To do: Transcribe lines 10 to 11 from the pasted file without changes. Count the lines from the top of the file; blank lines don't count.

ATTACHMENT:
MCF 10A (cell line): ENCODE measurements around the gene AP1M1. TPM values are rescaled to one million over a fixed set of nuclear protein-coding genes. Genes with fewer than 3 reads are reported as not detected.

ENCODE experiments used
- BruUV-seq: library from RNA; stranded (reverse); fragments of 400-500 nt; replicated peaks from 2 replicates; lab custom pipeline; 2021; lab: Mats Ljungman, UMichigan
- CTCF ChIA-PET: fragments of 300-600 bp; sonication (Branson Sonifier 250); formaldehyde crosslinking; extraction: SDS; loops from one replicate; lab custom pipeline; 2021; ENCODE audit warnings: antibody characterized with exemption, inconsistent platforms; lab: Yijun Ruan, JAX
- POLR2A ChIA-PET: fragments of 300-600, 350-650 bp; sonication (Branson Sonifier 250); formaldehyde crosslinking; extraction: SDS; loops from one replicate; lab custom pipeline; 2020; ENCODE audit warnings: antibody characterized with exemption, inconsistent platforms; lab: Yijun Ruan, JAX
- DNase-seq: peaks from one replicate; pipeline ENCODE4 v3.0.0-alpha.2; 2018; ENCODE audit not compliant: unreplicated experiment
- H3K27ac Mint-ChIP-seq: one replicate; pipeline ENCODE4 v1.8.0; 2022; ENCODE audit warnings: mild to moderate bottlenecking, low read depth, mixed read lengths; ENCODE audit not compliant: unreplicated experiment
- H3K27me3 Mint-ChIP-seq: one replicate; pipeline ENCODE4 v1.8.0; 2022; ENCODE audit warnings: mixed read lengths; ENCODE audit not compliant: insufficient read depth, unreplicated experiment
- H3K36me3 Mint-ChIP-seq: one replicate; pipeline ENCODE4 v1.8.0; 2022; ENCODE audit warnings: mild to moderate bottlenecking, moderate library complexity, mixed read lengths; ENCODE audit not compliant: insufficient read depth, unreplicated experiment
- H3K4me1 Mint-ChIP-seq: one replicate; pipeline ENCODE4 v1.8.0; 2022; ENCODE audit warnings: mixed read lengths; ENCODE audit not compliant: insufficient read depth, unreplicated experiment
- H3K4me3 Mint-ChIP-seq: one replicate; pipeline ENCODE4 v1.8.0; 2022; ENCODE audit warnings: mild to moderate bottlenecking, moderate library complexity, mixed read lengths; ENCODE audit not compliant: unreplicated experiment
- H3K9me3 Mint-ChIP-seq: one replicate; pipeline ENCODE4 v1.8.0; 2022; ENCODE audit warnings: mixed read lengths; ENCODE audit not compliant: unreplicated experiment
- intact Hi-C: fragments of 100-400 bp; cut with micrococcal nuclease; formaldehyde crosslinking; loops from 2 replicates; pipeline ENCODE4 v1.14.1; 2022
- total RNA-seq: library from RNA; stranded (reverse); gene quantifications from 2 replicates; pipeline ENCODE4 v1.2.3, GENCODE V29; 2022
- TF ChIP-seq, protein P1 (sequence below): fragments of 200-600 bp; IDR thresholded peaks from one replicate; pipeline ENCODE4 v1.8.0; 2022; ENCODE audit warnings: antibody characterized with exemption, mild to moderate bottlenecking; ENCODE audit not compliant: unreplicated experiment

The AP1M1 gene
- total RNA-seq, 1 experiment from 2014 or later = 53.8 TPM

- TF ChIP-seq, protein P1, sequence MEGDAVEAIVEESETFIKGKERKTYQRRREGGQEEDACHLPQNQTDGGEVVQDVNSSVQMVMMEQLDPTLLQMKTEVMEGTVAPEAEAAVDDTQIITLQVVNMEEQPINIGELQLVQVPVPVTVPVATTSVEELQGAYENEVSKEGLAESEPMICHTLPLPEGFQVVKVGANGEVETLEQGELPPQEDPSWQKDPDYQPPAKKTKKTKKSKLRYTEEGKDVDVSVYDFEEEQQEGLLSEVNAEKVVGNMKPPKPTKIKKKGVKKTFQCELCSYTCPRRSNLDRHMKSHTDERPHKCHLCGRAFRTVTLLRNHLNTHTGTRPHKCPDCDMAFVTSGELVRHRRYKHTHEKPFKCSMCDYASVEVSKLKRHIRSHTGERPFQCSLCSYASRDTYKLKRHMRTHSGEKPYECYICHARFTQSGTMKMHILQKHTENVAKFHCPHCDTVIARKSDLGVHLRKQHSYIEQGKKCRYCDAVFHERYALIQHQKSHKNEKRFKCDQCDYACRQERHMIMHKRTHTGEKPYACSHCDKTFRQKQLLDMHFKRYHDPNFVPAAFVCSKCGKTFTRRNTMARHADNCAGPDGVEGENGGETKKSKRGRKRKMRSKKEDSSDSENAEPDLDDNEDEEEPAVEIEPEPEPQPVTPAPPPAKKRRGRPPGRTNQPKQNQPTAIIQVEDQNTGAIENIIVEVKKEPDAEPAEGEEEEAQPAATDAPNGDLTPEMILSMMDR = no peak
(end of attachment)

- H3K4me1 Mint-ChIP-seq: one replicate; pipeline ENCODE4 v1.8.0; 2022; ENCODE audit warnings: mixed read lengths; ENCODE audit not compliant: insufficient read depth, unreplicated experiment
- H3K4me3 Mint-ChIP-seq: one replicate; pipeline ENCODE4 v1.8.0; 2022; ENCODE audit warnings: mild to moderate bottlenecking, moderate library complexity, mixed read lengths; ENCODE audit not compliant: unreplicated experiment